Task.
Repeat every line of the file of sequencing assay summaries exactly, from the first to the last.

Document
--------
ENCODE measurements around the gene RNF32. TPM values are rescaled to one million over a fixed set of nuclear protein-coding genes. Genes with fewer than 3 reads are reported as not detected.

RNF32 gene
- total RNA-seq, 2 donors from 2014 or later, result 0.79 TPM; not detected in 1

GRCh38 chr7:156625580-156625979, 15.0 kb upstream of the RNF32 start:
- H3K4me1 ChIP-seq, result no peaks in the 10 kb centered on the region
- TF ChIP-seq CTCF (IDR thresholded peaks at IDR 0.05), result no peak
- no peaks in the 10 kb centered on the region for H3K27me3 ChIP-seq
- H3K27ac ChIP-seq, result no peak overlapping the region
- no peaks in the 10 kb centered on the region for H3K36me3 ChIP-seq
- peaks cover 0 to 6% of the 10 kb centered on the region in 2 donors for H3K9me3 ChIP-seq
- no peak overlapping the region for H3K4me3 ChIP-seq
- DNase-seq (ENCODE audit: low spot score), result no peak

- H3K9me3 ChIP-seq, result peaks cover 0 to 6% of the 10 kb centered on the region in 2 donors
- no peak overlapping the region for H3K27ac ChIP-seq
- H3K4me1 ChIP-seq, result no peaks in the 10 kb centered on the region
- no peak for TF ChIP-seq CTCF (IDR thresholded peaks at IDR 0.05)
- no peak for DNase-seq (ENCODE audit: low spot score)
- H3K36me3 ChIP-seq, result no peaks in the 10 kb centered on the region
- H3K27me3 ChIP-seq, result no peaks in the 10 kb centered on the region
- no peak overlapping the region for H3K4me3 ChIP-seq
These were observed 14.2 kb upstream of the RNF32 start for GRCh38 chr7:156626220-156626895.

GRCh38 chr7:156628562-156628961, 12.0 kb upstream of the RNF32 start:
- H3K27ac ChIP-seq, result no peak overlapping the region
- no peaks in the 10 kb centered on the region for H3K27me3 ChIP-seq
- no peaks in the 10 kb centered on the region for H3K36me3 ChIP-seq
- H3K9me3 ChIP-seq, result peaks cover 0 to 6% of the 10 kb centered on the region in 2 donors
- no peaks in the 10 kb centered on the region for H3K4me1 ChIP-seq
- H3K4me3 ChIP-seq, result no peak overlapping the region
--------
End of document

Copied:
ENCODE measurements around the gene RNF32. TPM values are rescaled to one million over a fixed set of nuclear protein-coding genes. Genes with fewer than 3 reads are reported as not detected.

RNF32 gene
- total RNA-seq, 2 donors from 2014 or later, result 0.79 TPM; not detected in 1

GRCh38 chr7:156625580-156625979, 15.0 kb upstream of the RNF32 start:
- H3K4me1 ChIP-seq, result no peaks in the 10 kb centered on the region
- TF ChIP-seq CTCF (IDR thresholded peaks at IDR 0.05), result no peak
- no peaks in the 10 kb centered on the region for H3K27me3 ChIP-seq
- H3K27ac ChIP-seq, result no peak overlapping the region
- no peaks in the 10 kb centered on the region for H3K36me3 ChIP-seq
- peaks cover 0 to 6% of the 10 kb centered on the region in 2 donors for H3K9me3 ChIP-seq
- no peak overlapping the region for H3K4me3 ChIP-seq
- DNase-seq (ENCODE audit: low spot score), result no peak

- H3K9me3 ChIP-seq, result peaks cover 0 to 6% of the 10 kb centered on the region in 2 donors
- no peak overlapping the region for H3K27ac ChIP-seq
- H3K4me1 ChIP-seq, result no peaks in the 10 kb centered on the region
- no peak for TF ChIP-seq CTCF (IDR thresholded peaks at IDR 0.05)
- no peak for DNase-seq (ENCODE audit: low spot score)
- H3K36me3 ChIP-seq, result no peaks in the 10 kb centered on the region
- H3K27me3 ChIP-seq, result no peaks in the 10 kb centered on the region
- no peak overlapping the region for H3K4me3 ChIP-seq
These were observed 14.2 kb upstream of the RNF32 start for GRCh38 chr7:156626220-156626895.

GRCh38 chr7:156628562-156628961, 12.0 kb upstream of the RNF32 start:
- H3K27ac ChIP-seq, result no peak overlapping the region
- no peaks in the 10 kb centered on the region for H3K27me3 ChIP-seq
- no peaks in the 10 kb centered on the region for H3K36me3 ChIP-seq
- H3K9me3 ChIP-seq, result peaks cover 0 to 6% of the 10 kb centered on the region in 2 donors
- no peaks in the 10 kb centered on the region for H3K4me1 ChIP-seq
- H3K4me3 ChIP-seq, result no peak overlapping the region